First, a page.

There’re mixed reviews about the performance of these trucks at a downhill speed. And I would say, it depends on how tight your bushings are and the hill you intend to ride on. But in comparison, mounting these trucks to a drop-through deck will be prone to get more wobbles than doing on a drop-down.
But as it took me nearly 5 hours for adjustment so, just 6 out of 10. Too much time taking! So, if you’re a beginner, I won’t highly recommend trying these for riding downhill.
Which deck shapes must the trucks be set up on?
Due to the recommendation from Gullwing, these trucks should be paired with either the Sector 9 “Sidewinder Series” longboard skateboard decks or the appropriately shaped deck to optimize its maneuverability and prevent wheel-bite.
However, a Sidewinder Series longboard deck usually prices $150 and up, which is a bit expensive to some riders with a tight budget or beginners who don’t want to spend much on their first board. That’s why they prefer a cheaper option. And the ideal replacement with “appropriate shape” is a drop-through.
You might need some adjustment on these trucks to have them worked perfectly together, though. It’s quick and easy to try. From my experience, this combination brings up three solid benefits:
- Bring a sick look due to the gullwing slithering snake logo on the base plate bottom
- Endless carving fun
- More turning radius
Take note that the Gullwing Sidewinder Trucks bring a drop-through deck about 1” up, which beginners might need some time to get used to.
What I Like
Great adjustability: You can easily adjust these trucks to have both kingpins worked perfectly together. Once getting them right, they are unlike anything you’ve ridden before.
Stability: These trucks eat cracks like a monster and it’s a big thank you to double cushion on the bushings. They absorb shocks pretty, especially when pairing with a drop-through deck, to reach up a speed of 20 to 25MPH.
Double Kingpin setup: This is what I love the most in this set because it results in a lot of benefits, such as the super tight responsive carves and tight turning radius to help you weave in or out of busy foot traffic in the city streets.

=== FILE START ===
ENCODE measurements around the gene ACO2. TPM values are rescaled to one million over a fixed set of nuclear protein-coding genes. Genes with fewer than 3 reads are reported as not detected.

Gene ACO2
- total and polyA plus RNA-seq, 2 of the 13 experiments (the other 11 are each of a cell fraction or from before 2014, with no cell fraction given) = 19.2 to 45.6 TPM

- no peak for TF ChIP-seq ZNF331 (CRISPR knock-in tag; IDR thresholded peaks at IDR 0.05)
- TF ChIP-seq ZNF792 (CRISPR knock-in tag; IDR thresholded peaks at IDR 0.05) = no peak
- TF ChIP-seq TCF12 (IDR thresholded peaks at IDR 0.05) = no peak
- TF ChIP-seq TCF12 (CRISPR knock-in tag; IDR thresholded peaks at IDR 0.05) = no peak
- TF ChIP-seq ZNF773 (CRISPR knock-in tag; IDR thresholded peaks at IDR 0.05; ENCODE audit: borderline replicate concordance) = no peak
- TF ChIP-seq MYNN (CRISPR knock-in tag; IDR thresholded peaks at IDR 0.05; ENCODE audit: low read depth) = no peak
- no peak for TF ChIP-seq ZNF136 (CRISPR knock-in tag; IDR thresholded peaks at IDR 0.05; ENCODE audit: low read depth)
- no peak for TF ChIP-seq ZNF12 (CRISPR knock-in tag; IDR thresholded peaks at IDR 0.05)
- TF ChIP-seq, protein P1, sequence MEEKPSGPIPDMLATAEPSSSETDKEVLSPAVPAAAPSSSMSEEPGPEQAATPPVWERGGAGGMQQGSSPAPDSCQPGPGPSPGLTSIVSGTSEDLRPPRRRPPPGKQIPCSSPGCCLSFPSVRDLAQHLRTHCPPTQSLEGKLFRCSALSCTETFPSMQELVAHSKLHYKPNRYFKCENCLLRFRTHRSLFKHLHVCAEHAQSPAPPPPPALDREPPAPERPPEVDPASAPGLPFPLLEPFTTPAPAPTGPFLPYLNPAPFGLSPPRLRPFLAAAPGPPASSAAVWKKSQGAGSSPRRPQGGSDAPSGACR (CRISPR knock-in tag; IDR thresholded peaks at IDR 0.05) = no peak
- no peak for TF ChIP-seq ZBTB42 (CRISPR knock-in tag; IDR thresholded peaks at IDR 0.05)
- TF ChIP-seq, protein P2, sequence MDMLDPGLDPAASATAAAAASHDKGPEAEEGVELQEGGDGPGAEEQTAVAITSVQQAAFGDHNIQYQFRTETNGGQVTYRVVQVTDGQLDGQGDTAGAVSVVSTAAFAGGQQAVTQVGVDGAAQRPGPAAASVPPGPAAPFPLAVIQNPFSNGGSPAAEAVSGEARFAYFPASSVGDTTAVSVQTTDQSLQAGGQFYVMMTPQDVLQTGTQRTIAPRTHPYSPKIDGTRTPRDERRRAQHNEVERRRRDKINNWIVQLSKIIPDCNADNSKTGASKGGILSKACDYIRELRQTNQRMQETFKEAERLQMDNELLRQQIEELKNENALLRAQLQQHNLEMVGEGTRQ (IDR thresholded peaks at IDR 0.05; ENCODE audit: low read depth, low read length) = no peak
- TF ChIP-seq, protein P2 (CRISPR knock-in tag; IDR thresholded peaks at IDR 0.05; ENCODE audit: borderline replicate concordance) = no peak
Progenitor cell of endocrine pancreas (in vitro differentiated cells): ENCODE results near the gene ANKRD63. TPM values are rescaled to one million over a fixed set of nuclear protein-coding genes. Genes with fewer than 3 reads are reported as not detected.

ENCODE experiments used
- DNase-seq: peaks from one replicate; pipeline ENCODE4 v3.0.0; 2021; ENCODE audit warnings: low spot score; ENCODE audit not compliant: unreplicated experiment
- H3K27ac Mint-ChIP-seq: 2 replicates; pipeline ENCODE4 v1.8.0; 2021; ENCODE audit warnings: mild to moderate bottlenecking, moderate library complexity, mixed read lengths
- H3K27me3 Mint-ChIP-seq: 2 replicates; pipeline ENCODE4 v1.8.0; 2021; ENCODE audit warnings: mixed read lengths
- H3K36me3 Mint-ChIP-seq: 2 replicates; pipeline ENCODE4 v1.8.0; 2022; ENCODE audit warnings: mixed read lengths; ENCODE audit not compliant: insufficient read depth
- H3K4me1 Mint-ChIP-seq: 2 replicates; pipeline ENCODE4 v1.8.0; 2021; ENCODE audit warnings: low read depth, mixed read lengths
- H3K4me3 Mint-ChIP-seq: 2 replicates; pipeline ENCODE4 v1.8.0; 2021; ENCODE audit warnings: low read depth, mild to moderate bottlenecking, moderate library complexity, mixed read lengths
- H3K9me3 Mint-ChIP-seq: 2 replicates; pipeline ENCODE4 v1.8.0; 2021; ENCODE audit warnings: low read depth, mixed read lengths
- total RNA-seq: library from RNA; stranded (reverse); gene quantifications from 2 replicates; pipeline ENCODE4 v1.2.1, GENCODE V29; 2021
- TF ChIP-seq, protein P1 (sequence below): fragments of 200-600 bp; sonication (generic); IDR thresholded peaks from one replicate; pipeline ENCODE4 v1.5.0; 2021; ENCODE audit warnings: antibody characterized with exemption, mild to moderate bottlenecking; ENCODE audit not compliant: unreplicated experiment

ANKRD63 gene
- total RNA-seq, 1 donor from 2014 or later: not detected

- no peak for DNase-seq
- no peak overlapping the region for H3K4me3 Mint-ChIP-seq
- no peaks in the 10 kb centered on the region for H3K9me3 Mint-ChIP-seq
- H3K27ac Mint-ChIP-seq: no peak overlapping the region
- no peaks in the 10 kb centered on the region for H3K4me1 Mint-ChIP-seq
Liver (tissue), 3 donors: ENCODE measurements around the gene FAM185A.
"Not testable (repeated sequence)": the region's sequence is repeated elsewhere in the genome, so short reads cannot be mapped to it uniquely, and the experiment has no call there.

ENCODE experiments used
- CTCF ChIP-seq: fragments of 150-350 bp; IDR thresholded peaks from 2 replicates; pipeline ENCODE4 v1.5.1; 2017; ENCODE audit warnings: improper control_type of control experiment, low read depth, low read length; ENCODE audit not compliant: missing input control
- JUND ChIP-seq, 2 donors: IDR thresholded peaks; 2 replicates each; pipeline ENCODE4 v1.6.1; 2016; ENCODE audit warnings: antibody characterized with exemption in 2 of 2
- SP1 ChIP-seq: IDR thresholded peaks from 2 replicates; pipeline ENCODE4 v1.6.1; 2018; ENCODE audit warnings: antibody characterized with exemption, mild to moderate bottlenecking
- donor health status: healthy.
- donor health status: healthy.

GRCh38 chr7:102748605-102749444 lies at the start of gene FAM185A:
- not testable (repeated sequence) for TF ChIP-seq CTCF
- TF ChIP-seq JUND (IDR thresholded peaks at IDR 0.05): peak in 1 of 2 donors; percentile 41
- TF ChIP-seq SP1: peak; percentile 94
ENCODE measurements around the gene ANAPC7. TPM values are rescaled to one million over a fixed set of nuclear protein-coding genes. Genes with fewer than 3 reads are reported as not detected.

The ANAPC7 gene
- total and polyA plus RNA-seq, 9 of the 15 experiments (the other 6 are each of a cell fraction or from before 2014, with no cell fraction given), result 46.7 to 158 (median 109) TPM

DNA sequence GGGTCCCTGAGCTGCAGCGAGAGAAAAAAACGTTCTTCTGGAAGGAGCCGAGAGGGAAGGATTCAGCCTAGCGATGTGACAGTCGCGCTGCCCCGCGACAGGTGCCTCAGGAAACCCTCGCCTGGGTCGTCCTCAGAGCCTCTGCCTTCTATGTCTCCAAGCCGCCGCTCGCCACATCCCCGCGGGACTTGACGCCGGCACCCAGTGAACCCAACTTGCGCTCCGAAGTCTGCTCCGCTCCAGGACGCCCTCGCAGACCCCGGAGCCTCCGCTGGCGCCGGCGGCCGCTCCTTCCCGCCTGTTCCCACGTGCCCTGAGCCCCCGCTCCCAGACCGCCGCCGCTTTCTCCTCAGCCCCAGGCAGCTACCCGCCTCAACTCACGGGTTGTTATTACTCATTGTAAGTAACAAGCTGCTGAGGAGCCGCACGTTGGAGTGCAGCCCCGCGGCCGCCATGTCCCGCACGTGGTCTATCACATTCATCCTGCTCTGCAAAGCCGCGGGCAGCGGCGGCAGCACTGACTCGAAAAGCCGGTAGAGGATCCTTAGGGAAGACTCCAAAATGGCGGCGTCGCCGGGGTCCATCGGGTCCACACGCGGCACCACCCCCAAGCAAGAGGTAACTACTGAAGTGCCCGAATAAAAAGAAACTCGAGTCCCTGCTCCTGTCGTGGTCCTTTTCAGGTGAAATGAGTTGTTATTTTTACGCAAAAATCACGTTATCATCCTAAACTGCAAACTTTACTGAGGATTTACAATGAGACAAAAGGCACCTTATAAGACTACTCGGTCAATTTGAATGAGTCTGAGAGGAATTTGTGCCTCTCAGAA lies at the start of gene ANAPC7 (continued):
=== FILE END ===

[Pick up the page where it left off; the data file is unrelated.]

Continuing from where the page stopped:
- Either going downhill with bad wobbles or need tons of time to adjust the kingpins
- Due to the harder carves, it’s pretty quick to get wheel-bite
- Heavier than other counterparts
What’s the difference between the 10 inches and 9 inches?
Though it’s just 1” difference in the wheelbase width, such that distance leads to a huge different performance in each kind of trucks:
- Wider wheelbase is more stable and less curvy while the shorter one gives snappier turns.
- Require specific types of rubber bushings to match each trucks’ stiffness.
You should pick trucks which are as wide as the board’s width, not the board’s length. It means that if your longboard features 9” wide, choose the 9” trucks and 10” wide boards should pair with 10” trucks.
Besides, never let the trucks wider than your deck.
Who should pick them?
The Sidewinder II Trucks will be the best choice for those who:
- Want to make a tight turn and carve
- Look for good trucks for carving, cruising, and commuting like going to the mall and crowded city street
- Find a well-worth investment but don’t cost a fortune
My final thought
Keeping with the theme of nimble yet stable, the Sidewinder II exceeds my initial expectation of good carving trucks. I’m really impressed by how tight of its turning radius whilst keeping perfect stability and control.
Despite some minor weaknesses, the trucks are well worth a try. They are easy to adjust, high-quality, and great at bouncing. For the price, you can beat this!